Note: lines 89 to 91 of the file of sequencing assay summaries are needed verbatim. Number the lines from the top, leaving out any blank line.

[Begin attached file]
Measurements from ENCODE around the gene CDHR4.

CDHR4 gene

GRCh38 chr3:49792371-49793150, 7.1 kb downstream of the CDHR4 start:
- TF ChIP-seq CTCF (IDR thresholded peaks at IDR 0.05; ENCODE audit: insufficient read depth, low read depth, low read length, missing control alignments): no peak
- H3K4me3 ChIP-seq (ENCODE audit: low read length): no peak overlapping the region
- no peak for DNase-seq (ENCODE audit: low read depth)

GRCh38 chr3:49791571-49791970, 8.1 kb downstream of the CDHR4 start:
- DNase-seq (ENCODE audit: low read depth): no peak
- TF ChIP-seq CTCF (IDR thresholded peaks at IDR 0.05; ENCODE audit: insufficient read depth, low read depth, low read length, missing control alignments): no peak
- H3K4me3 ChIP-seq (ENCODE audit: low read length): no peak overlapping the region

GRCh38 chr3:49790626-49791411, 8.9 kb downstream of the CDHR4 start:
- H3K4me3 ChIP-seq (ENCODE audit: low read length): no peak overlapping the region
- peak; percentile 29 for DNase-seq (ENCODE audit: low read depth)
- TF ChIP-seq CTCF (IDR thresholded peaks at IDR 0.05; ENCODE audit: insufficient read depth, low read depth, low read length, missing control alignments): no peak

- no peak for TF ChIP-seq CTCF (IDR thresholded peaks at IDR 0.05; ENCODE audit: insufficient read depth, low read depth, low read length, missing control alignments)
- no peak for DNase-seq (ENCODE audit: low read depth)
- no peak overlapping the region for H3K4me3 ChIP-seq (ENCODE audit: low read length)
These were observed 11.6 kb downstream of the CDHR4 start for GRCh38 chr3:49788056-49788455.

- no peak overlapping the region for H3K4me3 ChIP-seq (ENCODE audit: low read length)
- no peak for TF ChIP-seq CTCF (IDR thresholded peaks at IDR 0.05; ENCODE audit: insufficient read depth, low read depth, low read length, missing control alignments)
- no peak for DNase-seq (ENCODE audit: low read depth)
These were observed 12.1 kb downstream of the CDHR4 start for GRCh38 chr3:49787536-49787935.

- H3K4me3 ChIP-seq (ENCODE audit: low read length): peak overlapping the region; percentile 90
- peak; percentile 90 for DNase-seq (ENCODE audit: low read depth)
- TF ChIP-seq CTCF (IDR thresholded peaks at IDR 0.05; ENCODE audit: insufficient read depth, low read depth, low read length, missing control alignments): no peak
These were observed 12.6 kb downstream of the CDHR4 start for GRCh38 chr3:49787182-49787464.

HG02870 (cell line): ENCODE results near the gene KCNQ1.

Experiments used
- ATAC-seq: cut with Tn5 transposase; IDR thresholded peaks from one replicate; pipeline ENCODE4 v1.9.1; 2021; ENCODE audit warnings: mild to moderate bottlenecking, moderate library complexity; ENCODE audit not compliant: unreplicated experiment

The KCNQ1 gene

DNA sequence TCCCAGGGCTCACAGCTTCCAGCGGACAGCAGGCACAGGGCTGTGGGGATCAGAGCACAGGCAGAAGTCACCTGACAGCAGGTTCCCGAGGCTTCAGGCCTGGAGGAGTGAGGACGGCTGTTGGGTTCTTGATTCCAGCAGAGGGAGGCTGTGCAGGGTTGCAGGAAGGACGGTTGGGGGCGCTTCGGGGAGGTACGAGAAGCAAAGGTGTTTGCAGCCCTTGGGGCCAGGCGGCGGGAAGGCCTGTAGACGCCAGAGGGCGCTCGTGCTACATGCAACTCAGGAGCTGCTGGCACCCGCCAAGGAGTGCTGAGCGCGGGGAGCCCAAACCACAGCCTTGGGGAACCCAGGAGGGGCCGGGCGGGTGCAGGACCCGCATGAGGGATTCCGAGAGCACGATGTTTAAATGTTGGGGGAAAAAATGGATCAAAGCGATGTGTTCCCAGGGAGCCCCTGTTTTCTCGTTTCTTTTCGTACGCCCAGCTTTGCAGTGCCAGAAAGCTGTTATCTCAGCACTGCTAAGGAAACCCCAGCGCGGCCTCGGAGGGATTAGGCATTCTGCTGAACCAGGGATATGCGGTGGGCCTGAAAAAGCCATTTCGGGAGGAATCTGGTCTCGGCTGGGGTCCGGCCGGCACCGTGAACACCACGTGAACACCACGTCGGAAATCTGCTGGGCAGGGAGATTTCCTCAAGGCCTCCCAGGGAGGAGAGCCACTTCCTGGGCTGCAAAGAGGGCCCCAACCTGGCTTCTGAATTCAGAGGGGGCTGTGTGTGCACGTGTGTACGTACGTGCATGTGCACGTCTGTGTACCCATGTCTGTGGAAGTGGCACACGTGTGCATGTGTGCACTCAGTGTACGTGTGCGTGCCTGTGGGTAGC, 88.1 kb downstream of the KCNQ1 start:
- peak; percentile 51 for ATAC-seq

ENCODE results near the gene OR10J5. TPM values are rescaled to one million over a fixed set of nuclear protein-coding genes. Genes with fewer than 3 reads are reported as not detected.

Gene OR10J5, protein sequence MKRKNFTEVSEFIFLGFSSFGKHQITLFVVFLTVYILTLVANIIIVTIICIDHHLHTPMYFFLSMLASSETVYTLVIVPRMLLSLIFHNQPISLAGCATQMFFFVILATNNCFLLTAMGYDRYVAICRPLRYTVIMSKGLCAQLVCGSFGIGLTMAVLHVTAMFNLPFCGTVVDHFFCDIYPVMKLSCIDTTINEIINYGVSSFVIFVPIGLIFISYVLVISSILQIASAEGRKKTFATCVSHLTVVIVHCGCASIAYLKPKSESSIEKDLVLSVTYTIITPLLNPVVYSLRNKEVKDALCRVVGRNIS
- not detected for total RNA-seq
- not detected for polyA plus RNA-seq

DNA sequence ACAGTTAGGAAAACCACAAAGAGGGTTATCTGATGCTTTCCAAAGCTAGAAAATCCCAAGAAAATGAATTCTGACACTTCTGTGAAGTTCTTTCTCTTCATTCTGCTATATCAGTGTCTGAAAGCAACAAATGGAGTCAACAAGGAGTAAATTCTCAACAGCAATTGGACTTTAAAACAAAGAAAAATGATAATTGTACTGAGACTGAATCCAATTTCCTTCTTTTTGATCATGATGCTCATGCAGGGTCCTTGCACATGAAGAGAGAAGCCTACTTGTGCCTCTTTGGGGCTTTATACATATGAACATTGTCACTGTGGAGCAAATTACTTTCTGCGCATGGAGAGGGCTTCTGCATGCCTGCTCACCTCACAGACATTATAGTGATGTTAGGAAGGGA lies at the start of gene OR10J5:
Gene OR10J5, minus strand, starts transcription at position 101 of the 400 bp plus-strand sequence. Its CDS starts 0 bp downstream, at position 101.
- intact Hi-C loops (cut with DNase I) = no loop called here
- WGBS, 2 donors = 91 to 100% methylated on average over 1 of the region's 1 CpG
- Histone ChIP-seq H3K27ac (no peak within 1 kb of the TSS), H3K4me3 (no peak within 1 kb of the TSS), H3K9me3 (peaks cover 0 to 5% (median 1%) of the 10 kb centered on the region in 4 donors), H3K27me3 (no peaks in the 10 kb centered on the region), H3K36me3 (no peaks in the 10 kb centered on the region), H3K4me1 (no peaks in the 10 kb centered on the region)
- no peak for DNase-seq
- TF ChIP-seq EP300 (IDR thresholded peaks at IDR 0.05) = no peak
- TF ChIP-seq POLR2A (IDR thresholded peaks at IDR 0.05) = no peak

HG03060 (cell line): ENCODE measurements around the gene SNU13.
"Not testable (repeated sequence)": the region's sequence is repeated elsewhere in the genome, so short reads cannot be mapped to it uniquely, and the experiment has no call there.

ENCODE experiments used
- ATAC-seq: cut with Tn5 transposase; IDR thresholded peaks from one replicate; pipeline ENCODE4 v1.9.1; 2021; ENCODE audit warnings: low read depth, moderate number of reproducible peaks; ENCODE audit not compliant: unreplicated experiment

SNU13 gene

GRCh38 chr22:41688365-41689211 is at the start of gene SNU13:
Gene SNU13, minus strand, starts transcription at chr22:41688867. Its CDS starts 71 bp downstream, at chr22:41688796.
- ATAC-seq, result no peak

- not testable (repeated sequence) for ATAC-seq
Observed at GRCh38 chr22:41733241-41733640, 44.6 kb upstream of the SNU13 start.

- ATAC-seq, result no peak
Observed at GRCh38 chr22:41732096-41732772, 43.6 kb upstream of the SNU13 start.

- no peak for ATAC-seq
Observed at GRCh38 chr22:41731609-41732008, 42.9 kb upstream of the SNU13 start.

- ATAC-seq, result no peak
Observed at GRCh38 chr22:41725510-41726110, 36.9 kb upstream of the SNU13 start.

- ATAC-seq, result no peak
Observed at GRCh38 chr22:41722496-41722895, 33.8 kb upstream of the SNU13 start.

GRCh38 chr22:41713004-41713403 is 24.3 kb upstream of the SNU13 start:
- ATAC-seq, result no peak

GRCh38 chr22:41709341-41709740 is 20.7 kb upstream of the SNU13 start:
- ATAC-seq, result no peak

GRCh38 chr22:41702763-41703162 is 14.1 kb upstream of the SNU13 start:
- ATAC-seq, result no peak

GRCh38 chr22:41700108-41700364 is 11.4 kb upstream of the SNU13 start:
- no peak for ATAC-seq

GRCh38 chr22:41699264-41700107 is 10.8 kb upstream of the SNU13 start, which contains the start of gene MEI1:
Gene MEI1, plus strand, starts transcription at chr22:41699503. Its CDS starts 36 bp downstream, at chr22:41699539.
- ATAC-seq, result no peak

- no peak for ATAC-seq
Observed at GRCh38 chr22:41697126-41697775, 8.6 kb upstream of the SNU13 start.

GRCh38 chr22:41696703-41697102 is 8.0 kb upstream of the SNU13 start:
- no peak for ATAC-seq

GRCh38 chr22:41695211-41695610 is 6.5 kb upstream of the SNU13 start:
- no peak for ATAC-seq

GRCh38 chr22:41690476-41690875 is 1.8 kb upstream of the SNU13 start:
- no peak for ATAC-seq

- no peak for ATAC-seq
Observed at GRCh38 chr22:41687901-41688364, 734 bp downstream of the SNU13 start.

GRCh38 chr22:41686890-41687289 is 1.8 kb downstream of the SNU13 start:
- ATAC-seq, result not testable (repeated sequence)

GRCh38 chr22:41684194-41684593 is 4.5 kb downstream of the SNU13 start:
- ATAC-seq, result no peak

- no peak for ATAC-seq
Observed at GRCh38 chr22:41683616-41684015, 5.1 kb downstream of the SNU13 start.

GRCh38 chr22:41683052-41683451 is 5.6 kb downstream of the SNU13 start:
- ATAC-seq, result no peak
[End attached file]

Observed at GRCh38 chr22:41683616-41684015, 5.1 kb downstream of the SNU13 start.

GRCh38 chr22:41683052-41683451 is 5.6 kb downstream of the SNU13 start:
- ATAC-seq, result no peak